On Found Objects: Artist Dolan Geiman

Redefine

Who: Artist Dolan Geiman
Redefine: "Found"

Found. The term itself sounds pedestrian and simple. He found a rock on the way to school. She found her lost cat. They found a new ice cream shop down the street. But for someone like me, an artist practicing the art of rural exploration and reinterpretation, the term elicits something completely adventurous, something fantastic and foreign, like casting a new light into an old cave.

Dolan's definition takes us on an adventure. I can imagine seeing a piece of his work in person and experiencing that moment or spark of delight when you ask what or where a certain part is from...

Dolan says:

When I venture down the road on the prowl for new materials, my first stop isn't the flea market. It's not the junk shop or the thrift store. It's not the pile of rubble left on the curb. The places I seek my materials are truly off the beaten path, and then some. I park my van and hike off the road through briar paths and corn fields and find the dilapidated skeleton of an 1890's farm house, its porch resting against the fragile backbone of a dead peach tree, covered by a shawl of poison ivy. This is where all great objects go to die, and then be born again as found objects. I rescue my materials from the rotting innards of these abandoned structures, picking up rusting lard cans and moldy globes and dusting off family bibles and milk-glass vases. I'm not interested in the here and now, but the then and gone.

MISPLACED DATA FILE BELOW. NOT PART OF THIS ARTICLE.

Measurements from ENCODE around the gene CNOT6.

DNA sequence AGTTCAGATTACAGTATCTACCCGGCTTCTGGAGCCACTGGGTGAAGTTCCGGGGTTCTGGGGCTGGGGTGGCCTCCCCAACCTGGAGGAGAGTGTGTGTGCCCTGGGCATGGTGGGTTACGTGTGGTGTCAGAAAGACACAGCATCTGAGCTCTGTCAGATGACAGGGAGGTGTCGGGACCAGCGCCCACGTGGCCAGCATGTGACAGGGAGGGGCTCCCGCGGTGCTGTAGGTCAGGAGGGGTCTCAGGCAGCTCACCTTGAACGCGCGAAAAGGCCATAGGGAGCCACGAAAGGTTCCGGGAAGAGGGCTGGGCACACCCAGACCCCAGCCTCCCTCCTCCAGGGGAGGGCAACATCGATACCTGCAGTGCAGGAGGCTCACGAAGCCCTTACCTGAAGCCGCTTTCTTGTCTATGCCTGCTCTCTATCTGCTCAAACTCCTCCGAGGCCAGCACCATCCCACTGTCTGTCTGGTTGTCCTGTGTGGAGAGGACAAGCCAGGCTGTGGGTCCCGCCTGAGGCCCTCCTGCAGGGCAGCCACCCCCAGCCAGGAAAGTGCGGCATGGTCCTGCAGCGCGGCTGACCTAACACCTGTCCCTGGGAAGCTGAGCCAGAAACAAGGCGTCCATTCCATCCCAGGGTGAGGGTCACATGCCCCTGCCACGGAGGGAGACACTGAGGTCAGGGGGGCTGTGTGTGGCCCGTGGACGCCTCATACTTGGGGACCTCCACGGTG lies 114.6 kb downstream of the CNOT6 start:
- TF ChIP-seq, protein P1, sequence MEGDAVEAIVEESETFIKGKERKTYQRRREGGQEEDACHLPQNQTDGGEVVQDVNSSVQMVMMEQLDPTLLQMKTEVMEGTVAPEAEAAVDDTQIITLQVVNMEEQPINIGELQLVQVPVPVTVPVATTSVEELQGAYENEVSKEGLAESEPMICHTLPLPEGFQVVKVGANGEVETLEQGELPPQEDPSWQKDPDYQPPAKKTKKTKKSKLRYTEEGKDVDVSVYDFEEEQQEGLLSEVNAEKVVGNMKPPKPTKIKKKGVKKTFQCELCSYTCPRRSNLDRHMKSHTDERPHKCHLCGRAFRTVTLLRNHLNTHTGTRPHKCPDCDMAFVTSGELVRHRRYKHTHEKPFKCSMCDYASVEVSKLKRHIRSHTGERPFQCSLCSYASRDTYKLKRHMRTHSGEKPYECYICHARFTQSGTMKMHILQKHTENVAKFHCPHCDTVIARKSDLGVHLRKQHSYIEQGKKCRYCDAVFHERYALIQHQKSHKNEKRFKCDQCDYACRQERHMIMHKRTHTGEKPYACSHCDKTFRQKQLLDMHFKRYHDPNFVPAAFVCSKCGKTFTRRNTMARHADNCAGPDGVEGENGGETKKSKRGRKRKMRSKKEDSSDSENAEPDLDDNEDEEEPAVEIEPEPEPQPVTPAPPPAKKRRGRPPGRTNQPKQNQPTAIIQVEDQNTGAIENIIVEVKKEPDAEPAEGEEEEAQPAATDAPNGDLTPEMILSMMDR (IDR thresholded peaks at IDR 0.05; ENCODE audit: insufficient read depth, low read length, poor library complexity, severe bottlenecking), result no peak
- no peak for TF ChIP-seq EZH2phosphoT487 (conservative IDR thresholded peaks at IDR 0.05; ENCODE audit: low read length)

Shown above the jump from left to right

1 Rescued Wood Constructions, from Dolan Geiman
2 White Whale Art Collection #22, $1,500.00 from Dolan Geiman
3 Couple Art Set, $900.00 from Dolan Geiman
4 Oriole Bird Giclee Art Print, $55.00 from Dolan Geiman

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About Redefine: Our new column Redefine asks artists to define one term involved in their process. Through this definition, we as buyers will learn a little bit more about the art from conception to realization. We'd like to not only increase awareness of what we are actually purchasing, but also increase appreciation for the process itself, thereby celebrating the handmade lifestyle.

(Images, Dolan Geiman - as linked)

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